Seniors behind on grad. project

As of this week, nearly 150 Mercer Island High School seniors are not meeting deadline for their senior culminating project. If they do not get their work completed by May 19, it could be a “cozy graduation” for the class of 2008 — sans one-third of the students.

Yet project advisor Mike Radow is determined to get the students through, and so are his fellow culminating project committee members.

“This week is a little premature to tell. If they do the work, we want them to graduate,” he said. “There are a lot of deadlines these kids have or haven’t met. And we need to ask ourselves, do we count those projects that are being turned in late?”

On April 24, the committee met to discuss — among a list of things — the worrying number of students behind on their culminating project, a new state requirement for high school graduation.

Guinea pigs for the year-long project, the class of 2008 carries the stress of completing 80 hours of work, an online logbook, reflective essay, project portfolio and schoolwide presentation. If not, they don’t graduate. Simple as that.

To be sure, the students have the sympathy of teachers, administrators and parents. Why? Because these parties are guinea pigs in the culminating maze as well.

“We’re all in the learning process here. It’s absolutely new. It’s hard to put this into scope,” one parent at the meeting said.

Other committee members — a cross-section of administrators, parents and faculty — agreed.

“Part of it comes down to the growing pains of the project — the EdProp [online network] broke down and we haven’t stuck to deadlines,” said MIHS English teacher Creighton Laughary. “Knowing what we know now, we have to do things differently [next year].”

Yet the immediate concern was not so much next year’s students as the 150 seniors potentially falling short of a diploma this year.

“How can we help this group of kids in jeopardy? What can we do to see them all graduate?” asked committee member Deborah Boeck.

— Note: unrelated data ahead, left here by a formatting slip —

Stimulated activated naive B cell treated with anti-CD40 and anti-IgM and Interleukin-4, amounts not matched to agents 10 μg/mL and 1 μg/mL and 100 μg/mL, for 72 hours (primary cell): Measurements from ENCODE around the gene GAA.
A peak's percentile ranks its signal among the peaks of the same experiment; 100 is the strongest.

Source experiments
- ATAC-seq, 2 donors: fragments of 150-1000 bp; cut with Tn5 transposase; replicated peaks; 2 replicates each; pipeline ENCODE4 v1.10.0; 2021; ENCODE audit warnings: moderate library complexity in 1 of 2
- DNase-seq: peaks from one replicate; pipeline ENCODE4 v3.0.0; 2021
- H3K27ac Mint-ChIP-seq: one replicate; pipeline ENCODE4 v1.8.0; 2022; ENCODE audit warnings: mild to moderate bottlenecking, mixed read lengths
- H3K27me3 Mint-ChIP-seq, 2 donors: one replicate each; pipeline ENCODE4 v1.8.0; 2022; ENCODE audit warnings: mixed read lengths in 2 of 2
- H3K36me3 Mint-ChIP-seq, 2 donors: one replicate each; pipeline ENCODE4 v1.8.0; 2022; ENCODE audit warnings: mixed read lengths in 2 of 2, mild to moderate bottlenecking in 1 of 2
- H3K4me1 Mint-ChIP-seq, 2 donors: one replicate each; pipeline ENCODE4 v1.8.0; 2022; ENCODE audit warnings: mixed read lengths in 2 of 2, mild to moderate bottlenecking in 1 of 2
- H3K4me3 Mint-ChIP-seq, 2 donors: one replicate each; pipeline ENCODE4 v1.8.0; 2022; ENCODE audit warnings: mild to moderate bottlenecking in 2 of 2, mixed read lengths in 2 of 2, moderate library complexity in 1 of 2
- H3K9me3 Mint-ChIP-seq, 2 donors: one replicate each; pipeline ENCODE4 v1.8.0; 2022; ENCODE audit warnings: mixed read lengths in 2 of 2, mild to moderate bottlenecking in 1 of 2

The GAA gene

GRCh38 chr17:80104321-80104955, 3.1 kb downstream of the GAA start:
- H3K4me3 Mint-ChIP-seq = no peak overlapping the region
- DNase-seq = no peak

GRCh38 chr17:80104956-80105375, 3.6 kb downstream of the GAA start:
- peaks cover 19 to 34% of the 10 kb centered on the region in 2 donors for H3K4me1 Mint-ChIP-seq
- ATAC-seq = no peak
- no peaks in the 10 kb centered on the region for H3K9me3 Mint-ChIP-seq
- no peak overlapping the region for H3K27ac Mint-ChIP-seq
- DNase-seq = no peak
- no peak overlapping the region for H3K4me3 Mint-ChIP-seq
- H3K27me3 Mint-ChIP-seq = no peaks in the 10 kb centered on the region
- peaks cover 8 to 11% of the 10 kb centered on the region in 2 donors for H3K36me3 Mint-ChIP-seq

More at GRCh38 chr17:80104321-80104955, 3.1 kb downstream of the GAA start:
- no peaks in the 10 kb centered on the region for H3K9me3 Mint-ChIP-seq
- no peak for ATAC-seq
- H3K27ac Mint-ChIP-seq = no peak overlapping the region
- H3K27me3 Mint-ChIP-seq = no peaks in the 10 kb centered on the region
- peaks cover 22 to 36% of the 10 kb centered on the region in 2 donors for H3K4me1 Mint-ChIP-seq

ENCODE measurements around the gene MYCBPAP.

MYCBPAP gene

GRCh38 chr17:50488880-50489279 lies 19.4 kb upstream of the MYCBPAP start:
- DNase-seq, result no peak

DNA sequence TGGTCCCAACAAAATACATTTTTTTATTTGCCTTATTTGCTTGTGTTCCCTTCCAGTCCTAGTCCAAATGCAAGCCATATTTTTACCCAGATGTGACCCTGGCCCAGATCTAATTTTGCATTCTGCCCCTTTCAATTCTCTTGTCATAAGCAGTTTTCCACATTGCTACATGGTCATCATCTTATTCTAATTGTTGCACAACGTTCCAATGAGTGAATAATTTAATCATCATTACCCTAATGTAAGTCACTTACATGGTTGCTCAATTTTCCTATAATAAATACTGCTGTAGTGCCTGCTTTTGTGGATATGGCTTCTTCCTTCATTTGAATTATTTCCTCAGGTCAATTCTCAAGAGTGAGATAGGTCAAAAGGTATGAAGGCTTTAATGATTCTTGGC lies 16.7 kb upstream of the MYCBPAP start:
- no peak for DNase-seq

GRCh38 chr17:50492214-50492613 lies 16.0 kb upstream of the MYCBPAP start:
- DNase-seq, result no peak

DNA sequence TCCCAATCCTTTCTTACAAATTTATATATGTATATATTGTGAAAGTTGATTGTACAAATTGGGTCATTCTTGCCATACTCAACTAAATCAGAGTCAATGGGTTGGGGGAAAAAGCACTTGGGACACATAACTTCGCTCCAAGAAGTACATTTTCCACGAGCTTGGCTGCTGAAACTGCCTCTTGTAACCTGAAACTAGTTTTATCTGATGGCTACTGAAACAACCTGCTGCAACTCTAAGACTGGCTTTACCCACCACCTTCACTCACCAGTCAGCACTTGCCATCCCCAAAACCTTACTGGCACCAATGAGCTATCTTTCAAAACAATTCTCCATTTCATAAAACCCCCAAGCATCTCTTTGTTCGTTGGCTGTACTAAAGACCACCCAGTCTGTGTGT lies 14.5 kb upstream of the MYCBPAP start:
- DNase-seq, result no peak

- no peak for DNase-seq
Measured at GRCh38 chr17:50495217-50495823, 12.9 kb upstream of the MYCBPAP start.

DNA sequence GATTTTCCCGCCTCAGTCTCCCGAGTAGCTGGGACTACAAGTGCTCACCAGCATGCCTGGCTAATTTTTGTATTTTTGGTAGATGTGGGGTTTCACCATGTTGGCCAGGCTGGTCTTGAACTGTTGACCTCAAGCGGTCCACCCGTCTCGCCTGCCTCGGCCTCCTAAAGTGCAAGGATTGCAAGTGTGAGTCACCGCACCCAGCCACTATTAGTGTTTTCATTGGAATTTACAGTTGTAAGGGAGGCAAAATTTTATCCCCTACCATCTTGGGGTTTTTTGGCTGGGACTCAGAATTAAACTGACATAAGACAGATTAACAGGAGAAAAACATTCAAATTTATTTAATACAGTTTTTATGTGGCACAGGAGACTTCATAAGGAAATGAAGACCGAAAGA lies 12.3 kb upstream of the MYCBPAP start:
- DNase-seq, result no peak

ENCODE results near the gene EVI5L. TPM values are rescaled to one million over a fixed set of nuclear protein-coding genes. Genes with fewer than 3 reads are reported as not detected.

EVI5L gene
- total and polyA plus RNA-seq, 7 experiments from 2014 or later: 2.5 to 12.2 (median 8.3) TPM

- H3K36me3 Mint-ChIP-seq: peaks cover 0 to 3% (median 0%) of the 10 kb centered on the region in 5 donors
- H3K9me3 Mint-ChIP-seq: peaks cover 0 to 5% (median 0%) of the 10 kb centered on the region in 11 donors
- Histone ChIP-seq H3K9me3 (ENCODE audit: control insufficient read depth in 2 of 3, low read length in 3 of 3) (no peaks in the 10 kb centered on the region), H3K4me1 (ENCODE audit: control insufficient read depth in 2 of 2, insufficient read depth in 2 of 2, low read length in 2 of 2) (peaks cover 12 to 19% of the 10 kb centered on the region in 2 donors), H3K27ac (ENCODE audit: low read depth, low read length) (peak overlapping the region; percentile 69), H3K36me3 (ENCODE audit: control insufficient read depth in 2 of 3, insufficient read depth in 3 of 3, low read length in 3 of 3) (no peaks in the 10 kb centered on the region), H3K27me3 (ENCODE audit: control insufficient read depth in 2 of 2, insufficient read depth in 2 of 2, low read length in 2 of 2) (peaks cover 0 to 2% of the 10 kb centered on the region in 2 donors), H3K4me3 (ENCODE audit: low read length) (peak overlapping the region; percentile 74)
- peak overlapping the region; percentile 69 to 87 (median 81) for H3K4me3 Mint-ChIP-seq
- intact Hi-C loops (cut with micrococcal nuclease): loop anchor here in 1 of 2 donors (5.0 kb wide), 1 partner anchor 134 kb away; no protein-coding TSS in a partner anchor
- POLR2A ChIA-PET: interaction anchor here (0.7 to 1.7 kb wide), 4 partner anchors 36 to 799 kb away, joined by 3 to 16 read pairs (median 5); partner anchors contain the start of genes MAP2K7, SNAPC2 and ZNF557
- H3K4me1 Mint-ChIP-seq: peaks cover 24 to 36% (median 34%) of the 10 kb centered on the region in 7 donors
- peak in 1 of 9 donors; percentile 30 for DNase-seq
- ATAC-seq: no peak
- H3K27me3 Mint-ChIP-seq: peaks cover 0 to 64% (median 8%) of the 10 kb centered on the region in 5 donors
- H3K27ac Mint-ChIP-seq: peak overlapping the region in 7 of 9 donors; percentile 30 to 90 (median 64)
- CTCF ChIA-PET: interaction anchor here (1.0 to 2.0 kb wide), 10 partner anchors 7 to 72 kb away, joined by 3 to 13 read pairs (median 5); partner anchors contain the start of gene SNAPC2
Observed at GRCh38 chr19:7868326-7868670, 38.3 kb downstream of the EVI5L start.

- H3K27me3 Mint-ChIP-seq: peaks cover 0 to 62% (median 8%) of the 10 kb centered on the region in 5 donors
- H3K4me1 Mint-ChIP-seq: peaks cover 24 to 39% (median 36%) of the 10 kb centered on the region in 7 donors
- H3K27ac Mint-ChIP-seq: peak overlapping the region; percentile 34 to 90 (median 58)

The answer? Adamant, last-minute warnings.

Just last week, MIHS principal John Harrison delivered such a warning to the senior class, stressing the seriousness of the situation many are in.

“John made it pretty clear that if they don’t do the work, they won’t graduate,” said MIHS teacher Patricia Malatesta.

Meanwhile, seniors and teachers are cramming as much work in the waning two-week window period as they can.

May 12 is deadline day. By that time, unless a student has a pre-approved extension, all seniors must submit their reflective project essay and online log.

And the teachers, who are just as stressed as the seniors, have their own deadline. Each must finish grading his or her students’ work by May 19.

The project presentations are scheduled for May 19 and 20. The two-day culminating fair, which is open to the entire high school, parents and members of the community, is a circus to organize in itself.

Although this is the school’s second-time around in presentation’s (63 December deadline students presented their work in January) this month’s group, four times the size, is an entirely new challenge. Therefore, much of last Thursday’s meeting was devoted to solving logistical and technical issues; how to direct the flow of students between classrooms, the amount of time each senior has to set up his or her presentation, and finding enough parking space for visiting parents and members of the community.

“It should be an event that ties us in with the community -- Rotary club members, parents and mentors. Our community is wonderful to the school district and we need to recognize that,” said Malatesta.

The stress of potential non-graduates aside, the committee is looking forward to a stimulating and festive two days of presentations. After all, when Mercer Island students do complete a project, they seldom fail to impress.

The Reporter will follow up on the culminating project situation later this month.

We encourage an open exchange of ideas on this story's topic, but we ask you to follow our guidelines for respecting community standards. Personal attacks, inappropriate language, and off-topic comments may be removed, and comment privileges revoked, per our Terms of Use. Please see our FAQ if you have questions or concerns about using Facebook to comment.
blog comments powered by Disqus

Read the Oct 26
Green Edition

Browse the print edition page by page, including stories and ads.

Browse the archives.

Friends to Follow

View All Updates